• 2 cups frozen raspberries
            • 1 cup soy milk

            Steps

            1. Combine all the ingredients in a blender.
            2. Blend for about 2 minutes.

            Lunch

            Spelt noodles with BeyondMeat

            (523 calories, 79g carbs, 6g fats, 33g protein, 9g fiber)

            Advertising

              • 85g of spelt noodle (uncooked)
              • 3-ounces of Chicken Free Strips by BeyondMeat
              • 5-ounces tomato sauce

              Steps

              1. Cook the noodles according to the package directions; drain.
              2. Meanwhile, in a medium saucepan, cook the chicken free strips to your liking.
              3. Add the tomato sauce.
              4. Serve the noodle with the tomato and vegan chicken mixture.

              Snack

              Handful of berries

              (85 calories, 21g carbs, 1g fat, 1g protein, 3g fiber)

              Ingredients

              • Blueberries / Raspberries

              Steps

              1. Put a handful of antioxidant-rich berries in your hands.
              2. Then eat it.

              Dinner

              Green Salad with Edamame and Beets

              (271 calories, 30g carbs, 8g fat, 21g protein, 12g fiber)

              Ingredients

              • 2 cups mixed greens
              • 1 cup shelled edamame
              • 1/2 medium beet, shredded
              • 1 Tbsp. chopped fresh cilantro

              Steps

              1. Combine greens, edamame, beet and cilantro.
              2. Top with 2 tablespoons of olive oil and 2 tablespoons of apple cider vinegar.

              Dessert

              Fruit Pops

              (335 calories, 77g carbs, 1g fat, 5g protein, 1g fiber)

                Ingredients

                • About 3 cups unsweetened fruit juice of your choice, such as grape, pomegranate or orange juice (squeeze at home and use the pulp for more health benefits)

                Steps

                1. Fill an ice pop mold (set of 6) with the juice, put a wooden stick in there.
                2. Let it freeze for a couple of hours.
                3. To remove a frozen pop from the mold, run briefly under warm water.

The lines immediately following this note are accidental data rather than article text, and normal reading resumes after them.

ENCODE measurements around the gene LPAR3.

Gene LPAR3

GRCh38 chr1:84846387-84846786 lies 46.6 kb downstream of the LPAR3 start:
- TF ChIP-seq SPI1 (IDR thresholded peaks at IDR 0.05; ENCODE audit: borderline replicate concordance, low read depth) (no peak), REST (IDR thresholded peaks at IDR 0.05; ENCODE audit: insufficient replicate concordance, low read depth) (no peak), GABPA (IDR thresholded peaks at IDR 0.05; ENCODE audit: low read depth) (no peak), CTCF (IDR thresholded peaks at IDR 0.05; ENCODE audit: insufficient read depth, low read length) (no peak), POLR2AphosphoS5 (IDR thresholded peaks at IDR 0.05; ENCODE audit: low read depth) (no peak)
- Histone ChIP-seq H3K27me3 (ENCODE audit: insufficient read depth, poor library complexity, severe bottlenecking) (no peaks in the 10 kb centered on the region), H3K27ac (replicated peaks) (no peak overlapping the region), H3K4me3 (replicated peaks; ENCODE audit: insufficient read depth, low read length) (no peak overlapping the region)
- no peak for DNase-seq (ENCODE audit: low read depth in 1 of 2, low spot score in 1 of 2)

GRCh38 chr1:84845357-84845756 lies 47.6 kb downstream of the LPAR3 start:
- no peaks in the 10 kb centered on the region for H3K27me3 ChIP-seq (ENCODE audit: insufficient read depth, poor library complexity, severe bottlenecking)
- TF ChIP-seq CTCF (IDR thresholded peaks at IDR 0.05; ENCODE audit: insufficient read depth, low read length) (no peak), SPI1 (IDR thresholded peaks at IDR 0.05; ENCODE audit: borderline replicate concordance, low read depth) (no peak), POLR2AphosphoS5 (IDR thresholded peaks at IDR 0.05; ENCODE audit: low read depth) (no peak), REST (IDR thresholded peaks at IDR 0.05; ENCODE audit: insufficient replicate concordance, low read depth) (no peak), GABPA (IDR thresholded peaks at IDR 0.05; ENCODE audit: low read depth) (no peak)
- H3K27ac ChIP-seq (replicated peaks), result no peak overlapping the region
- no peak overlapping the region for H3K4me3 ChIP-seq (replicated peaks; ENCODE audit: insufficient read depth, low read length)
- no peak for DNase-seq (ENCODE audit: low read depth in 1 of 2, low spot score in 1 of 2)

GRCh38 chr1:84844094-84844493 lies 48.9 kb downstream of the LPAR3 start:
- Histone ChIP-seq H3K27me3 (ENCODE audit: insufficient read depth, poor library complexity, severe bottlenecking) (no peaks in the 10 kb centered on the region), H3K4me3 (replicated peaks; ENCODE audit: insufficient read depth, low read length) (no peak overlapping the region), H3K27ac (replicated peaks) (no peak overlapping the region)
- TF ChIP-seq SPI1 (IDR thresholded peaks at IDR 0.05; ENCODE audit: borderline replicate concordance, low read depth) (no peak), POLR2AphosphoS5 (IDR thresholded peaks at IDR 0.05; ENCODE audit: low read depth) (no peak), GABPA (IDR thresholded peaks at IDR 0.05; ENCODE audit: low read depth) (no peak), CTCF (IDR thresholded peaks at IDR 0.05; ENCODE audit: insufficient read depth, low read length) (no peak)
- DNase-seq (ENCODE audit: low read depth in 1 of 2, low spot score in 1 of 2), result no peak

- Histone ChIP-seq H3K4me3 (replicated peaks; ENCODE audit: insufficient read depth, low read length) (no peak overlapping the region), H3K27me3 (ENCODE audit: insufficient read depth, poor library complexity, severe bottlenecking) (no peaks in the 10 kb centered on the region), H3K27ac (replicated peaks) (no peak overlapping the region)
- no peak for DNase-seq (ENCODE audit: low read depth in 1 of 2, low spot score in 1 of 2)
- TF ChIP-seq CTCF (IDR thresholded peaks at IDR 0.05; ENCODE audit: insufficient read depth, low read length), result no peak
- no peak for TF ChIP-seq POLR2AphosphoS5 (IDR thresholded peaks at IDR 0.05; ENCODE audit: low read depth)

Day 7

                A diet has to be sustainable. Today we eat pancakes for breakfast.

                Total: 2355 calories, 385g carbs (74%), 66g fat (13%), 67g protein (13%), 85g fiber

                Breakfast

                Banana-Chocolate Pancakes

                (1,375calories, 218g carbs, 47g fat, 47g protein, 65g fiber)

                Ingredients

                • 2 peeled and mashed bananas
                • 2 dried dates, stoned
                • 20g amaranth
                • 240ml chocolate hemp milk
                • 250ml water
                • 70g buckwheat flour
                • 4 tablespoons of linseeds
                • 4 tablespoons of hemp protein
                • 3 tablespoons of carob powder
                • 2 tablespoons of cacao nibs

                Steps

                1. Blend all these ingredients together.
                2. Pour very few coconut-oil (use an oil-spray) into a baking pan.
                3. Pour the ingredients into the baking pan until you have the right size of the pancake for you.
                4. Bake for 5 minutes, turn it to the other side and bake for another 5 minutes.

                Lunch

                Amaranth-Hemp Seed-Salad

                (250 calories, 27g carbs, 11g fats, 13g protein, 8g fiber)

                Ingredients

                • 1 Nori leaf, chopped
                • 4 handful of mixed salads
                • 10g of amaranth
                • 1 handful of sugar snaps
                • 2 tablespoons of hemp seeds

                Steps

                1. Put all the ingredients in a bowl.
                2. Add some dressing, I recommend an Italian dressing.
                3. Make sure you use only a little bit of oil.

                Dinner

                Mint Couscous